Health Ministry to investigate salt consumption in Jamaica

Minister of Health and Wellness, Dr Christopher Tufton (left) with Professor Fitzroy Henry (second from left) and Dr Bernadette Theodore-Gandi (centre), the PAHO/WHO representative to Jamaica, and other participants during the recent regional workshop on the reduction of salt consumption in the Caribbean.

The Ministry of Health and Wellness is shortly to begin a study on the Salt Consumption Practices of Jamaicans.

The study, which is to be conducted in partnership with the Caribbean Institute for Health Research at the University of the West Indies and cost an estimated $13.5 million, is intended to provide contextual information for the implementation of a National Salt Reduction Programme to reduce blood pressure and associated cardiovascular disease.

Minister of Health and Wellness, Dr Christopher Tufton made the revelation at the June 3 (2019) opening ceremony of the regional stakeholders’ workshop on strategies to reduce salt consumption for the prevention and control of non-communicable diseases (NCDs) in the Caribbean.

“The project, which, among other things, is to capture baseline data on salt consumption as well as salt content in packaged and restaurant foods, is also in alignment with the Ministry’s National Strategic and Action Plan for Prevention and Control of NCDs, and the mandate of our Food Industry Task Force,” the Minister noted.

TUFTON… to say that Jamaica has a significant high blood pressure problem is no understatement, and even more alarming is that we are not alone.

His announcement comes against the background of concerning statistics for hypertension (high blood pressure) among Jamaicans. Quoting from the Jamaica Health and Lifestyle Survey for 2016/2017, Tufton told his audience at the UWI Regional Headquarters in Kingston that:

  • 1 in 3 Jamaicans are hypertensive – 35.8% women and 31.7% men, according to the Jamaica Health and Lifestyle Survey for 2016/17;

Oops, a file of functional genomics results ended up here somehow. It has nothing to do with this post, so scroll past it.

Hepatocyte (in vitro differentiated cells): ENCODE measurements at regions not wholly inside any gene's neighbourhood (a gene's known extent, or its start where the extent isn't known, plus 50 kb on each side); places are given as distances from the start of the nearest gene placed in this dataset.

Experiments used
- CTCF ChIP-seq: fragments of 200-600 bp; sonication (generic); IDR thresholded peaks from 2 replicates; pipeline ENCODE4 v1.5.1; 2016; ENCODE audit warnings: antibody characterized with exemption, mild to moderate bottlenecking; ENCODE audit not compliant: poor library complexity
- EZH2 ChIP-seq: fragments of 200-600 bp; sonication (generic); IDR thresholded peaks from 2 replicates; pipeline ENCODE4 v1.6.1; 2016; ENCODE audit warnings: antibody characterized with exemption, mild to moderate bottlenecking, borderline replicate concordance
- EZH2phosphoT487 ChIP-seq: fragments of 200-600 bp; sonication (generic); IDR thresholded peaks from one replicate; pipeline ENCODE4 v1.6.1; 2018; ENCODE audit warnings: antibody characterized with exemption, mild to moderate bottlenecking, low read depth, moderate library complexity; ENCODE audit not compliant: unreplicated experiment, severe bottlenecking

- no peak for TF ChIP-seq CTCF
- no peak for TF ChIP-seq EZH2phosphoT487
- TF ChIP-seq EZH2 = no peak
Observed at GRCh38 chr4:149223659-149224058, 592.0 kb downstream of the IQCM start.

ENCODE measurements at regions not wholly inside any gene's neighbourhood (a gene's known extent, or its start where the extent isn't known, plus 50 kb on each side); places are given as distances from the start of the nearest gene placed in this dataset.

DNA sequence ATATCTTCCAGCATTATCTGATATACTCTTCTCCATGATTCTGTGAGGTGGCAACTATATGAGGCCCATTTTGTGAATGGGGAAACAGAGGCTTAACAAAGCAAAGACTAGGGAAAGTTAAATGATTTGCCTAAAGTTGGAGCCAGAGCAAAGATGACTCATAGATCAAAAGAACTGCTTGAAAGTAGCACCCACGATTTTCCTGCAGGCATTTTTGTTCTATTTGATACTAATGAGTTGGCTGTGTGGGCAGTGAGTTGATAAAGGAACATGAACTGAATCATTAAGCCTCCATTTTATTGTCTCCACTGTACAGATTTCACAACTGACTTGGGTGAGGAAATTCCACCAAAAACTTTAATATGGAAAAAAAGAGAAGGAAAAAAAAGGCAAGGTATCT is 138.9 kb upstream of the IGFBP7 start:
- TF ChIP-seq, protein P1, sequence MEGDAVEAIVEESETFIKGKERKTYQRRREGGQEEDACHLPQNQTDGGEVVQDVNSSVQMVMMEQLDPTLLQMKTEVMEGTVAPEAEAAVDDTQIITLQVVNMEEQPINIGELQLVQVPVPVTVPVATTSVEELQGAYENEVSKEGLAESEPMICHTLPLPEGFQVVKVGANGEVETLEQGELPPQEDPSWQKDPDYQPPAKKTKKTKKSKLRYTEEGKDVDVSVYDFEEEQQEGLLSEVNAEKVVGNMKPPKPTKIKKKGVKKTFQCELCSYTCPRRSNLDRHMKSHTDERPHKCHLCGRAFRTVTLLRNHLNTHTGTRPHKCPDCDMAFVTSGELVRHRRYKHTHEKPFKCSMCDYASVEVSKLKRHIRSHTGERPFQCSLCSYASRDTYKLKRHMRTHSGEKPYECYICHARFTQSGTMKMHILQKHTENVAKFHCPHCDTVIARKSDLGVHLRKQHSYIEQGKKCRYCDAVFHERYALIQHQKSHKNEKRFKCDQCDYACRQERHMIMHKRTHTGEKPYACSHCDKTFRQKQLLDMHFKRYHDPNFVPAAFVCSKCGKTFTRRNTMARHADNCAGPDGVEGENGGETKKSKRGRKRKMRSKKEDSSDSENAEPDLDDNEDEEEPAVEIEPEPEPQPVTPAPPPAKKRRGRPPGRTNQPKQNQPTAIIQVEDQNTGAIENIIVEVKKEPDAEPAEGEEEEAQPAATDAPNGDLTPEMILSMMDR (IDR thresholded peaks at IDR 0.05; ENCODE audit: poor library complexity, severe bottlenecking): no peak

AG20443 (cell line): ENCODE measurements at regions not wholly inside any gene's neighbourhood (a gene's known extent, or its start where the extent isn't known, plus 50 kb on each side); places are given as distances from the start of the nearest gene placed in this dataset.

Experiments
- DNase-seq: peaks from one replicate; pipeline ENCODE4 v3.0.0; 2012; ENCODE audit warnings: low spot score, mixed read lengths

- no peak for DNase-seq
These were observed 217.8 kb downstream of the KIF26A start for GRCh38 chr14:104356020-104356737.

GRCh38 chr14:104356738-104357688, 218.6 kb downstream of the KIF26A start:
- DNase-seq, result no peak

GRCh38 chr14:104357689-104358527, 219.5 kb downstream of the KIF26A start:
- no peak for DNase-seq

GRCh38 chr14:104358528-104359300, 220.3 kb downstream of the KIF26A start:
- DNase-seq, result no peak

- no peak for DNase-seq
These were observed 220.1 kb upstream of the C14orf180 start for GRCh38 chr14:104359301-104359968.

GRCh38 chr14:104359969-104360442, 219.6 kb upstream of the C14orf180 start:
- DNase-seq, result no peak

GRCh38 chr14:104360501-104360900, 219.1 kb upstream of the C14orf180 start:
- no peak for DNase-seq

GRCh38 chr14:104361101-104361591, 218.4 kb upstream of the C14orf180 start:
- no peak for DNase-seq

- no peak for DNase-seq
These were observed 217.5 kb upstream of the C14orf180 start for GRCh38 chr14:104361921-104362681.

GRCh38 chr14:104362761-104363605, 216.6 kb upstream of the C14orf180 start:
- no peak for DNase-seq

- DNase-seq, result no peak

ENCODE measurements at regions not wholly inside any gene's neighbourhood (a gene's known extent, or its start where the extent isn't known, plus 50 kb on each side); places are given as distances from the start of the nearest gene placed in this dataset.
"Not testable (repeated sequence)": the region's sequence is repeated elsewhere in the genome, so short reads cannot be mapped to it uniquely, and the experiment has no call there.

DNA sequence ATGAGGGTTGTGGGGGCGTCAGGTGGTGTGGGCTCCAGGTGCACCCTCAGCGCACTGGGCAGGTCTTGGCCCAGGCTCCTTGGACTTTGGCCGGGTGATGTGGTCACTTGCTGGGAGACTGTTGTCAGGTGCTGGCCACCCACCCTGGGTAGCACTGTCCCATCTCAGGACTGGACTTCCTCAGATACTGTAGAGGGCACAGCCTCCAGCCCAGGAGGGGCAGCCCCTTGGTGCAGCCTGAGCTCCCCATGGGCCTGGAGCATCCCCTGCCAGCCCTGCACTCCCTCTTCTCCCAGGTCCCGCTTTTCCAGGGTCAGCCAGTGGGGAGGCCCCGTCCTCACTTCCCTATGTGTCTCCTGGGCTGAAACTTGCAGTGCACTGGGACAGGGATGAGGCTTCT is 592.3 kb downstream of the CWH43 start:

• Four out of every 10 Jamaicans with hypertension are unaware of their status – 60% men and 26% women; and
  • More and more Jamaicans aged 15 to 74 years old are developing hypertension. In 2017, 31.5% of persons in this age group had high blood pressure compared to 20.9% in 2001.

“To say that Jamaica has a significant high blood pressure problem is no understatement, and even more alarming is that we are not alone. High blood pressure in our people is a Caribbean-wide problem; and it is one that threatens to become even more of a challenge, unless we address the risk factors, including our high salt intake,” he said.

The World Health Organisation recommends a daily intake of salt (which is 40% sodium and 60% chloride) of less than 5 grams (or 5,000 mg) or some 2 grams (or 2,000 mg) per day of sodium. This helps to reduce blood pressure and the risk of cardiovascular disease.

Still data from the region shows that consumption has been exceeding that recommendation. The 2011 Barbados Salt Intake Study, for example, reveals that:

  • Men 27-50 years old have a mean daily sodium intake of 4,313 mg while men aged 51-73 years have a mean sodium intake of 2,653 mg; and
  • Women aged 25-50 years have a mean sodium intake of 2,897 mg and those 51-73 years old, 2,126 mg.

In addition to the study, Tufton said a number of other initiatives are coming to help to counter the salt problem in Jamaica. They include the development of National School Nutrition Standards to support the implementation of the nutrition-related aspects of the National School Nutrition Policy that is to go to Cabinet for approval.

Participants at the recent regional workshop on the reduction of salt consumption in the Caribbean, held at the University of the West Indies Regional Headquarters in Kingston.

“Over the long term, they are intended to reduce obesity rates in the school-aged population, aided in part by a strategy to increase the use of locally produced goods, and minimise the amount of processed food in meals and snacks offered by schools,” Tufton said.

This is important given that current high levels of salt intake is not only due to adding salt at the table. Referencing the 2009 PAHO/WHO policy statement, the Minister indicated that “in most populations, by far the largest amount of dietary salt comes from ready-made meals and pre-prepared foods, including bread, processed meats, and even breakfast cereals”.

It is against this background that he also urged a collaborative response to treating with salt consumption, particularly with increasing blood pressure as “the leading risk factor for death globally and the second leading risk for disability by causing heart disease, stroke and kidney failure”.